Some people have the audacity to laugh at the power of human energy. “Oh, good vibes?” they say, “Sure, let’s all smile in a room together and feel each other’s positive vibrations.” Those people (haters) may have a small point, but it’s unlikely they have been in the heart of Austin the day before Levitation Music Festival only to find out it has been cancelled. I’ve been there, and let me tell you, when nearly six thousand people end up in the same city with similar intentions and nothing to do, there is a buzz of energy in the air.
Levitation Austin was cancelled less than 24 hours before the festival due to severe weather conditions. How does a music festival recover on such short notice? Is it even possible?
My answer is yes, the festival lived on in the heart of Austin. There were obvious disappointments following the bad news, mostly pertaining to acts that would no longer be performing like Nicolas Jaar (whom I would commit endless acts of criminal brutality to see perform), Ty Segall, Melody’s Echo Chamber, to name a few. There is also the panic associated with having to now sort out your living situation for the next three days (but the relief that you at least have a tent and sleeping bag - and alcohol) and the insanity that culminates when thousands of festivalgoers realize they have to buy tickets for independent shows throughout Austin.
But enough complaining! What makes a cancelled festival a success? For me, it’s the small things. There is no beauty quite as rare as the cult-like family acquired by day four. I need shit stories and a constantly rotating cigarette while enjoying music collectively with new found friends. But what about the people who are affected the most: the musicians? How do they fare when a festival falls through? The lead singer and guitarist from Magic Wands, Dexy Valentine, saw the festival’s falling through as a blessing in disguise: “All these musicians and festival planners rallied together and gave bands like Magic Wands the opportunity to play three shows instead of one.” Other bands like Cellar Doors and King Gizzard and the Lizard Wizard also had the opportunity to play multiple shows over the weekend.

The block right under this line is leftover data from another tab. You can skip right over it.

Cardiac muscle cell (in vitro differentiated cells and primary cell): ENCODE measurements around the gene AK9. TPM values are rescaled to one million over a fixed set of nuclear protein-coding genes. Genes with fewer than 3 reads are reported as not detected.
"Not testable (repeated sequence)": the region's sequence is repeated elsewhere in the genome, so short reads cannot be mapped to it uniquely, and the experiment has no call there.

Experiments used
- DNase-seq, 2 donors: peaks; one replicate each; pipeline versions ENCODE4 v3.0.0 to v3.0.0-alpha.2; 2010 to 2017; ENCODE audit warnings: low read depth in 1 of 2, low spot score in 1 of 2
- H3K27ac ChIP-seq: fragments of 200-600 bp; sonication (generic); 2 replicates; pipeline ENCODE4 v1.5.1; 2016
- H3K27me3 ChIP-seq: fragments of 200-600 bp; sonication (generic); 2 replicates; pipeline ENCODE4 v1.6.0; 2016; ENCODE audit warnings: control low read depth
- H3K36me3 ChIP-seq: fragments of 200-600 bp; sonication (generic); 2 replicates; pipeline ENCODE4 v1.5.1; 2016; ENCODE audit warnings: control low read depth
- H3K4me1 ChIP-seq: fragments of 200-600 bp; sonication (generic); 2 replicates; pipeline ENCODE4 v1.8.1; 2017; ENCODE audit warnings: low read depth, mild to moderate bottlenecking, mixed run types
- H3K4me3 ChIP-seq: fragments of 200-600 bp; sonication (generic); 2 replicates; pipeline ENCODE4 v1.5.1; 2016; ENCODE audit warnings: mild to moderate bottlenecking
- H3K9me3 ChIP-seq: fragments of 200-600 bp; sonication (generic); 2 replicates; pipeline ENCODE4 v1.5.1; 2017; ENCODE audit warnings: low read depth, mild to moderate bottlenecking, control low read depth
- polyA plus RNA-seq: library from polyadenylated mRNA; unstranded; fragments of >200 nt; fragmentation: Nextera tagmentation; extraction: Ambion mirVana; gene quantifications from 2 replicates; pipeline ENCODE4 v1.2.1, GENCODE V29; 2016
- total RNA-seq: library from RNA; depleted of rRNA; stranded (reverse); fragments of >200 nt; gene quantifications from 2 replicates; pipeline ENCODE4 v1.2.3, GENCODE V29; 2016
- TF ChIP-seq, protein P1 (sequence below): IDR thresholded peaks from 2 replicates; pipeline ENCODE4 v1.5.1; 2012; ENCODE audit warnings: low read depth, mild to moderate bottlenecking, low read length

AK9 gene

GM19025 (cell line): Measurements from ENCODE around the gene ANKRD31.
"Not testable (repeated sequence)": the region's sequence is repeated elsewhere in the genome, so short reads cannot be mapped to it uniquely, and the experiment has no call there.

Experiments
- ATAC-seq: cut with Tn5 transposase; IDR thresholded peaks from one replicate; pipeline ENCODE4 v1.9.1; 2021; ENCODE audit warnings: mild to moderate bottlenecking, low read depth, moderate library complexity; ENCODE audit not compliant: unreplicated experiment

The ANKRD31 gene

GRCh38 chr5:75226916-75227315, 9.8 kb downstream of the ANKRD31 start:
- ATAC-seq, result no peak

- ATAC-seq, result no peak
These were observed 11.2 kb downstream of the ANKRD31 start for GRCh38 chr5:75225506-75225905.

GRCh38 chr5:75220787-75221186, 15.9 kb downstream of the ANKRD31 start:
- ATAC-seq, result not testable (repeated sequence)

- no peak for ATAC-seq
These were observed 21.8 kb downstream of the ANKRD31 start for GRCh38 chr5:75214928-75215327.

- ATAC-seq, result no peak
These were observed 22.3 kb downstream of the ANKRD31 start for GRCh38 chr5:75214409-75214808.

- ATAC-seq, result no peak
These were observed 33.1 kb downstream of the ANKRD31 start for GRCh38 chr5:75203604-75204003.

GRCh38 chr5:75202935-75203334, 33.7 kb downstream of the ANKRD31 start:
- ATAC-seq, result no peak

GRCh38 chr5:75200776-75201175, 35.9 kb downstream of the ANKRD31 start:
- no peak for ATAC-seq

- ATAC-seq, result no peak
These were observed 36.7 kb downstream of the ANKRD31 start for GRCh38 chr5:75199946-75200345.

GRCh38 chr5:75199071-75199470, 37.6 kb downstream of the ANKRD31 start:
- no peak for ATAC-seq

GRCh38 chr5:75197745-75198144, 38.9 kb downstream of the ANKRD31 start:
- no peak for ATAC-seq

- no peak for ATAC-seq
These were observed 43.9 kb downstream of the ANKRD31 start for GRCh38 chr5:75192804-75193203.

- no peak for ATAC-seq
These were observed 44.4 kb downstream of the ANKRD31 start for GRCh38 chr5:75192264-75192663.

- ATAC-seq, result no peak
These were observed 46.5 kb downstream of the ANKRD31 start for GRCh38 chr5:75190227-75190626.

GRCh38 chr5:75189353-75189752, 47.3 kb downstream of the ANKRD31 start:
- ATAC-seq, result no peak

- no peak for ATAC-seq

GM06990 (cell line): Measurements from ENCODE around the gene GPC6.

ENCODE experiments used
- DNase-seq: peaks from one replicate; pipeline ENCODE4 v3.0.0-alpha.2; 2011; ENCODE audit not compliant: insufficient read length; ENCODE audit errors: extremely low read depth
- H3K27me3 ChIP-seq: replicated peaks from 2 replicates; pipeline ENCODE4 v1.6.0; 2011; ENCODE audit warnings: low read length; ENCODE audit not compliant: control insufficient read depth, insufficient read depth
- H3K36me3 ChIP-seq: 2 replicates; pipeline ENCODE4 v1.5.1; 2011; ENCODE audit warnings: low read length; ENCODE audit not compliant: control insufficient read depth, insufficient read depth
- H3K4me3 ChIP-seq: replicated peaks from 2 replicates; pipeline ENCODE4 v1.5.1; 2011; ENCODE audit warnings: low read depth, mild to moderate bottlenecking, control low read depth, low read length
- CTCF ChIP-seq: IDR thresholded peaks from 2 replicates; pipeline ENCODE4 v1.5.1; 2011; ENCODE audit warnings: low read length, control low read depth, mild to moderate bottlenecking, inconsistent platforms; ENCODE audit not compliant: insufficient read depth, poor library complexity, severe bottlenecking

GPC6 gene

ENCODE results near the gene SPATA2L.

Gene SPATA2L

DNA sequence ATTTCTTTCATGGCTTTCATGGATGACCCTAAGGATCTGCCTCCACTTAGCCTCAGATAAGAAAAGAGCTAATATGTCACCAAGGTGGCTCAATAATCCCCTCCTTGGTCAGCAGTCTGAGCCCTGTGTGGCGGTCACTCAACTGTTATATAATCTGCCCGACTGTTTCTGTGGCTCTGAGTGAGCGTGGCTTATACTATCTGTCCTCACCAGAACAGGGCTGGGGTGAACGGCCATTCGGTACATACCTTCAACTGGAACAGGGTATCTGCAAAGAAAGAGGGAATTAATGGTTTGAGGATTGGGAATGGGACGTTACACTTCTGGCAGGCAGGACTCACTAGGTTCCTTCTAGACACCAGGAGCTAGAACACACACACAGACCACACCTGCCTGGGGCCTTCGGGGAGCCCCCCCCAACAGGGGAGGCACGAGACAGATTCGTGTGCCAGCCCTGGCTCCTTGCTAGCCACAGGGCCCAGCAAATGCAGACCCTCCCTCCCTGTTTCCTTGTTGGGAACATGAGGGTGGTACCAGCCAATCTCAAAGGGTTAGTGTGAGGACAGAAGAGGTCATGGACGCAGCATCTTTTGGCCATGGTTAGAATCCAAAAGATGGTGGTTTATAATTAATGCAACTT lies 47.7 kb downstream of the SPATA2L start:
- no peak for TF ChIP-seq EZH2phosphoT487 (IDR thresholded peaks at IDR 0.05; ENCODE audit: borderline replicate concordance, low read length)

Spencer Stephenson, who works under the moniker Botany, had a positive response when I asked him if the festival redeemed itself: “Absolutely. It was supposed to be - to me - the best line up of any festival I’ve ever heard of, and even though it didn’t happen, those bands were still in town and these people (Levitation organizers) were still responsible for having brought all of these disparate bands to one place so props to them.” I mean, if the festival had persisted, would I have been able to add a hand written song request to Botany’s set list and have him play it? Who knows! But let’s just say probably not, no way.
I can’t speak for everyone, but the redeeming performances over the weekend for me were such:
Caribou. I have never been a part of a more engaged audience. There is an unquestionable professionalism about Caribou that reads as perfection on the stage. At the end of their set, the audience was crying ‘encore’ like a drug torn DiCaprio in The Basketball Diaries (you know the scene where he’s outside his mother’s door). Another force to reckon with over the weekend was Australian band The Murlocs, who threw down an unreal psych-rock show which included crowd surfers and a perfectly sweaty mosh pit. The Allah-Las hit the hammer on the nail with their outdoor set – fully encapsulating their dreamy beach-pysch sound as fans watched from the rooftops of cars and sleeping construction equipment.
The final redeeming factor for Levitation was the atmosphere. I like cities. I like slicking. Me and my gaggle of weirdos had no problem transforming into urban pirates over the weekend in search of good shows. Locals had the heart to host events in their own homes, turning their garages and backyards into stages. Other shows were held on acreage’s in the corners of the city where noise was not an issue. Barracuda and Empire, amongst other bars, hosted amazing indoor and outdoor shows all weekend long.
For my companions and I, the weekend was a huge success, but the next question is, does a cancelled Levitation Austin outdo Levitation Vancouver next month? To be continued…